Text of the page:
FDA announced the release of new draft guidance on requirements for prior notice of imported food, in a March 31 Federal Register notice. Some of the draft guidance responds to provisions in section 304 of the Food Safety Modernization Act (FSMA). The new draft includes several new questions and answers that help throw light on how the agency would deal with particular scenarios.
The prior notice requirement for imported food originated in the Bioterrorism Act of 2002. The current guidance, the second edition, was issued in May 2004. So the new draft will become the third edition when finalized. The agency issued a final rule on prior notice of food, including animal feed, on November 7, 2008 (73 FR 66294). In May 30, 2013, implementing a provision in section 304 of FSMA, the agency issued a final rule requiring the name of any country to which an article has been refused entry be reported in prior notices (78 FR 32359).
In the draft guidance, the agency says it received many questions about the definition of the term “ultimate consignee” for an imported food. “A significant number of people have asked this question, and there has been a lot of variation in what people have been submitting as the ultimate consignee,” the draft guidance states. “FDA considers the location where the imported food is to be delivered as the ultimate consignee for the purposes of prior notice,” it says.
If the imported food is delivered to the owner, the name and full address of the owner should be given as the ultimate consignee. If the food is owned by a foreign shipping firm and is being delivered to a public storage warehouse in the U.S., FDA considers the public storage warehouse to be the ultimate consignee and its name and address should be submitted in the prior notice, the agency says.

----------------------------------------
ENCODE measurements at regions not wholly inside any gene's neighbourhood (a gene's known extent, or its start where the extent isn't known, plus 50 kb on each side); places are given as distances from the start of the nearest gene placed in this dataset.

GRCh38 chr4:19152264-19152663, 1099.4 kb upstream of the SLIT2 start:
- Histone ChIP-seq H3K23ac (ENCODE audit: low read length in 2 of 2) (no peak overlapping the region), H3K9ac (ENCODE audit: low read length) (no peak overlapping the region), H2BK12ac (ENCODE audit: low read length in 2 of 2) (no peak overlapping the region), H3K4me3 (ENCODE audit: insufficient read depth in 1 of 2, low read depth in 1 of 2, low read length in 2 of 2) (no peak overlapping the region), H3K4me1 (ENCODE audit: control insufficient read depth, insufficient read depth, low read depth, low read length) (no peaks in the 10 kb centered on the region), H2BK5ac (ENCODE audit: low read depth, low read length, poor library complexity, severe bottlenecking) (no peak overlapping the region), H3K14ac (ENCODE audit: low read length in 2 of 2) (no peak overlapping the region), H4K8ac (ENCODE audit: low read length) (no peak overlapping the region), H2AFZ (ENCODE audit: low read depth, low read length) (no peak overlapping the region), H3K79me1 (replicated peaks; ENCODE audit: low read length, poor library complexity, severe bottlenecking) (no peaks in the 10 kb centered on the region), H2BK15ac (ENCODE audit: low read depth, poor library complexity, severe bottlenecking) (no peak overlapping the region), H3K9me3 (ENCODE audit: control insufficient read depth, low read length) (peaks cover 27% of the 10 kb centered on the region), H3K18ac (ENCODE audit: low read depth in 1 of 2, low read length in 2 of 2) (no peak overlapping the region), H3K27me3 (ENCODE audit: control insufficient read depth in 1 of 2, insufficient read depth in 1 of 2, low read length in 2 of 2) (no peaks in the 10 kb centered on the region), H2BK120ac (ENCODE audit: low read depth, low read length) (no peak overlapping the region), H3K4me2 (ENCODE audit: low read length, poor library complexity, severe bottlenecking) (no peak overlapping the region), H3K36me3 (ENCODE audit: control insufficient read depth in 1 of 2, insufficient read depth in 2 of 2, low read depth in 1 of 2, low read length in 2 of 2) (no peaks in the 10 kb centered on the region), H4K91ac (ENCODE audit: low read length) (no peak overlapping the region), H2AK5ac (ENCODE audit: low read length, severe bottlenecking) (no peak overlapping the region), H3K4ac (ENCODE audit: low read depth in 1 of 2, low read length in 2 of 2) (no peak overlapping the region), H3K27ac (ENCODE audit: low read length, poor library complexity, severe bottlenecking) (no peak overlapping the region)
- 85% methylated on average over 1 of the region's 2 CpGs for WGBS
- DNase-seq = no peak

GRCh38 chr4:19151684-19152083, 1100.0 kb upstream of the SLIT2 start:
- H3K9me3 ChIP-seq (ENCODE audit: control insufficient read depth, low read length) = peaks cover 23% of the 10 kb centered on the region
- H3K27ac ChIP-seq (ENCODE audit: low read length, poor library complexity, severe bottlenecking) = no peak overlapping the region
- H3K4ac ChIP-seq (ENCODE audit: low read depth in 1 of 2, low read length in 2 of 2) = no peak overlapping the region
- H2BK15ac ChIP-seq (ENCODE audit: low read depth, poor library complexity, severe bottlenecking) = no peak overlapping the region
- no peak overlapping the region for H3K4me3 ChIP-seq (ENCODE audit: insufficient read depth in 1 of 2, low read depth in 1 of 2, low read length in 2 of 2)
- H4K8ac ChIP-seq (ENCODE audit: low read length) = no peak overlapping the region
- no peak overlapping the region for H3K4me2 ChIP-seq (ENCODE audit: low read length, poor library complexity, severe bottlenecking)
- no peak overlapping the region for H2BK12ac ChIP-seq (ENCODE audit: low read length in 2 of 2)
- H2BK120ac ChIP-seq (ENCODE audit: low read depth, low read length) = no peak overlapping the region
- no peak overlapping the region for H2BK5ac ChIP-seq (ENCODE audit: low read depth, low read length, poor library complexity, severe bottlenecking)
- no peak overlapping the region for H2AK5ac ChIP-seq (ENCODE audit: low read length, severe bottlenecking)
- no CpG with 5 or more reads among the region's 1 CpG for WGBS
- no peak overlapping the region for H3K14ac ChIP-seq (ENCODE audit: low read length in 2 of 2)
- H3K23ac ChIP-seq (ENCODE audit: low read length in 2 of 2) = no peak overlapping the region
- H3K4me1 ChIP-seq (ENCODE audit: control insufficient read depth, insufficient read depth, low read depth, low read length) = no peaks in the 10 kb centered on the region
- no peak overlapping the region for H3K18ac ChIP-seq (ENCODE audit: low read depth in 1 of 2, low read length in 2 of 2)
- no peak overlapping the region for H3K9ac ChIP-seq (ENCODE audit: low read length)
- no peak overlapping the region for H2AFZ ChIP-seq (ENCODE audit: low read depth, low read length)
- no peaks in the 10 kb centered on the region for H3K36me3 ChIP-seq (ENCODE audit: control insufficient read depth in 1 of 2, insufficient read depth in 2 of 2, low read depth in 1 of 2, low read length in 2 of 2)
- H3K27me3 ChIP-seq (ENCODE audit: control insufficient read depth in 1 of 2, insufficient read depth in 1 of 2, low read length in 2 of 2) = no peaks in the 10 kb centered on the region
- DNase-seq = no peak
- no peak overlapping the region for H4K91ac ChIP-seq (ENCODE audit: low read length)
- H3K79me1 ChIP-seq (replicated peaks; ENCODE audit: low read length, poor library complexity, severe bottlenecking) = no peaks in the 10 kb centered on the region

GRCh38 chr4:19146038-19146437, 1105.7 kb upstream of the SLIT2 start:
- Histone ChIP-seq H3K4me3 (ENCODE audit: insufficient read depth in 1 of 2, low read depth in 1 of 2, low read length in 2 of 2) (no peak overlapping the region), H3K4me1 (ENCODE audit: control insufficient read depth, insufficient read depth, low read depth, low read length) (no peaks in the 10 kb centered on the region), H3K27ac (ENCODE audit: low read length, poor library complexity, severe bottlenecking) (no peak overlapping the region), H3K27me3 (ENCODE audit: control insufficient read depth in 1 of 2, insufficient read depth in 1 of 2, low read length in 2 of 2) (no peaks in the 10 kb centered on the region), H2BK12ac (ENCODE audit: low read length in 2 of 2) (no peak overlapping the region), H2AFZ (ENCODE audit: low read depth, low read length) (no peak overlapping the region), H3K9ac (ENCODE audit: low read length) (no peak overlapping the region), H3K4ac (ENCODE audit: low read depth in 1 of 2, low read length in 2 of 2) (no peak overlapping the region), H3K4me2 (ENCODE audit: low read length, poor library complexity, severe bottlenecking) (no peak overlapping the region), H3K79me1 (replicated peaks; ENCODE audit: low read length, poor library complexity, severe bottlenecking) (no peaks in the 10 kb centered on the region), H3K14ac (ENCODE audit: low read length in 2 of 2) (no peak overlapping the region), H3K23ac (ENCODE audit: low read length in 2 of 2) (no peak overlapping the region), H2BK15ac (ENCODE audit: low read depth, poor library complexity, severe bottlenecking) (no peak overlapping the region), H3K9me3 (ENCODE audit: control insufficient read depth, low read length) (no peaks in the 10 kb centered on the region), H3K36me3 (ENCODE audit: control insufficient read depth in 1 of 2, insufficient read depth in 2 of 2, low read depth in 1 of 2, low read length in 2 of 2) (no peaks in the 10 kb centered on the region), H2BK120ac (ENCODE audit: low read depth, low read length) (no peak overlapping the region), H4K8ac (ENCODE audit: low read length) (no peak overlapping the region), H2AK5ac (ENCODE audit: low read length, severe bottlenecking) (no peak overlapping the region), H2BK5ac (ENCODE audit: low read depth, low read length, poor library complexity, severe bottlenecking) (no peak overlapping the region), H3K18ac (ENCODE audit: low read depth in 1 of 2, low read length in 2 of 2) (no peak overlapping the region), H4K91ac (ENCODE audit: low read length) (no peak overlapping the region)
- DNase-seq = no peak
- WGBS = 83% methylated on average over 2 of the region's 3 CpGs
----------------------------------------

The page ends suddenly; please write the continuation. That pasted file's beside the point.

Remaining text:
Another new question in the draft deals with the FSMA-related requirement to report the name of any country that has refused entry of the article of food. Specifically, the agency says it is necessary to report refusals of entry of food, including food for animals, based on food safety reasons given by the government of the country that refused entry. This includes a refusal by another U.S. port.
Another new question in the draft guidance deals with the definition of the word “article” and whether it refers only to the food in the specific shipment, or if it also includes food from the same batch or lot numbers that was shipped to other countries. The agency says the term “article” does not refer to food from the same batch or lot numbers that is not being imported or offered for import into the U.S. and for which prior notice will not be submitted at the time of the specific shipment, or food of a similar type that was previously refused entry by a country.
The new draft also clarifies that prior notice is required for meat intended for food for animals, including pet food and treats. “Meat intended for food for animals, such as that fed to zoo animals or meat products intended to be incorporated into food for animals, is not under the jurisdiction of USDA/FSIS and is subject to the prior notice requirements. These meats include meat derived from cattle, swine, goats, sheep, horses, and mules that are destined for food for animals,” the agency says.
As always with such agency guidance, it represents FDA’s current thinking on the subject, but it is not binding upon the agency or the regulated community, so alternative approaches may be used if they satisfy the requirements. The 60-day comment period began March 31, 2014.